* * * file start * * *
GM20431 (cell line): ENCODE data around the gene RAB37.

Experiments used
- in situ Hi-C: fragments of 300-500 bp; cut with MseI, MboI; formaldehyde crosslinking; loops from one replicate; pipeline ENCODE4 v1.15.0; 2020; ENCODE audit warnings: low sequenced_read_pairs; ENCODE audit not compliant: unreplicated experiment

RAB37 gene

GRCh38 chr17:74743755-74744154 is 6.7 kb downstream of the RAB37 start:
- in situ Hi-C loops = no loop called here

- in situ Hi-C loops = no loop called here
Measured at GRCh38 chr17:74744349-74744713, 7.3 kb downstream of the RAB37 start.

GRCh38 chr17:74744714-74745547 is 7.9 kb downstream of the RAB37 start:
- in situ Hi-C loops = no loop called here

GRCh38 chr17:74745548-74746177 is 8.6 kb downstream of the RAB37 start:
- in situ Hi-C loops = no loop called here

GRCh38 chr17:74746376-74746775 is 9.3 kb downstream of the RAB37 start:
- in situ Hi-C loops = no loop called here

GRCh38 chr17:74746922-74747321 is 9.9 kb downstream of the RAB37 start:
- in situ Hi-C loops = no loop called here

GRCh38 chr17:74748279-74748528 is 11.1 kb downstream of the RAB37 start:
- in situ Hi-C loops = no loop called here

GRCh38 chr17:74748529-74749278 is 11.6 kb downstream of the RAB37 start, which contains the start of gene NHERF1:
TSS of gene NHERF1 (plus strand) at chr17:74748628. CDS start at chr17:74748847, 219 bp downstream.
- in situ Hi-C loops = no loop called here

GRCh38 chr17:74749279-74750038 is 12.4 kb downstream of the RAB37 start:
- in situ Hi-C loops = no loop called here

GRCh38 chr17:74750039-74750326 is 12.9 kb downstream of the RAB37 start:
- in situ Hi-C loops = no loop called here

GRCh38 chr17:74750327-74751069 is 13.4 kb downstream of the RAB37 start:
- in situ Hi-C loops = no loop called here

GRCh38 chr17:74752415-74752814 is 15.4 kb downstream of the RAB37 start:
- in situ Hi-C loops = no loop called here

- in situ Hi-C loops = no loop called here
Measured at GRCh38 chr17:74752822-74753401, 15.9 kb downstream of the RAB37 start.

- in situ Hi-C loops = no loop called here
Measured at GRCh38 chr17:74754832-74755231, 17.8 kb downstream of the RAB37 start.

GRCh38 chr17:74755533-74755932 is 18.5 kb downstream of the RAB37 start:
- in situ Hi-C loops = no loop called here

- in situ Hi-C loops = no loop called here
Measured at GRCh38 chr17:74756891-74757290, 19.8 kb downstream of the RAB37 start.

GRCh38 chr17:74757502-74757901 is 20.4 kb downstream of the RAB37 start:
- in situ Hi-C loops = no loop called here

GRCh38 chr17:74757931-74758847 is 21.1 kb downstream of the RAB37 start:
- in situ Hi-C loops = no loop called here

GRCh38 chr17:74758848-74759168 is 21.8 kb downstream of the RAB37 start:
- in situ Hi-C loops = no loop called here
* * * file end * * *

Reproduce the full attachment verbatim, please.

GM20431 (cell line): ENCODE data around the gene RAB37.

Experiments used
- in situ Hi-C: fragments of 300-500 bp; cut with MseI, MboI; formaldehyde crosslinking; loops from one replicate; pipeline ENCODE4 v1.15.0; 2020; ENCODE audit warnings: low sequenced_read_pairs; ENCODE audit not compliant: unreplicated experiment

RAB37 gene

GRCh38 chr17:74743755-74744154 is 6.7 kb downstream of the RAB37 start:
- in situ Hi-C loops = no loop called here

- in situ Hi-C loops = no loop called here
Measured at GRCh38 chr17:74744349-74744713, 7.3 kb downstream of the RAB37 start.

GRCh38 chr17:74744714-74745547 is 7.9 kb downstream of the RAB37 start:
- in situ Hi-C loops = no loop called here

GRCh38 chr17:74745548-74746177 is 8.6 kb downstream of the RAB37 start:
- in situ Hi-C loops = no loop called here

GRCh38 chr17:74746376-74746775 is 9.3 kb downstream of the RAB37 start:
- in situ Hi-C loops = no loop called here

GRCh38 chr17:74746922-74747321 is 9.9 kb downstream of the RAB37 start:
- in situ Hi-C loops = no loop called here

GRCh38 chr17:74748279-74748528 is 11.1 kb downstream of the RAB37 start:
- in situ Hi-C loops = no loop called here

GRCh38 chr17:74748529-74749278 is 11.6 kb downstream of the RAB37 start, which contains the start of gene NHERF1:
TSS of gene NHERF1 (plus strand) at chr17:74748628. CDS start at chr17:74748847, 219 bp downstream.
- in situ Hi-C loops = no loop called here

GRCh38 chr17:74749279-74750038 is 12.4 kb downstream of the RAB37 start:
- in situ Hi-C loops = no loop called here

GRCh38 chr17:74750039-74750326 is 12.9 kb downstream of the RAB37 start:
- in situ Hi-C loops = no loop called here

GRCh38 chr17:74750327-74751069 is 13.4 kb downstream of the RAB37 start:
- in situ Hi-C loops = no loop called here

GRCh38 chr17:74752415-74752814 is 15.4 kb downstream of the RAB37 start:
- in situ Hi-C loops = no loop called here

- in situ Hi-C loops = no loop called here
Measured at GRCh38 chr17:74752822-74753401, 15.9 kb downstream of the RAB37 start.

- in situ Hi-C loops = no loop called here
Measured at GRCh38 chr17:74754832-74755231, 17.8 kb downstream of the RAB37 start.

GRCh38 chr17:74755533-74755932 is 18.5 kb downstream of the RAB37 start:
- in situ Hi-C loops = no loop called here

- in situ Hi-C loops = no loop called here
Measured at GRCh38 chr17:74756891-74757290, 19.8 kb downstream of the RAB37 start.

GRCh38 chr17:74757502-74757901 is 20.4 kb downstream of the RAB37 start:
- in situ Hi-C loops = no loop called here

GRCh38 chr17:74757931-74758847 is 21.1 kb downstream of the RAB37 start:
- in situ Hi-C loops = no loop called here

GRCh38 chr17:74758848-74759168 is 21.8 kb downstream of the RAB37 start:
- in situ Hi-C loops = no loop called here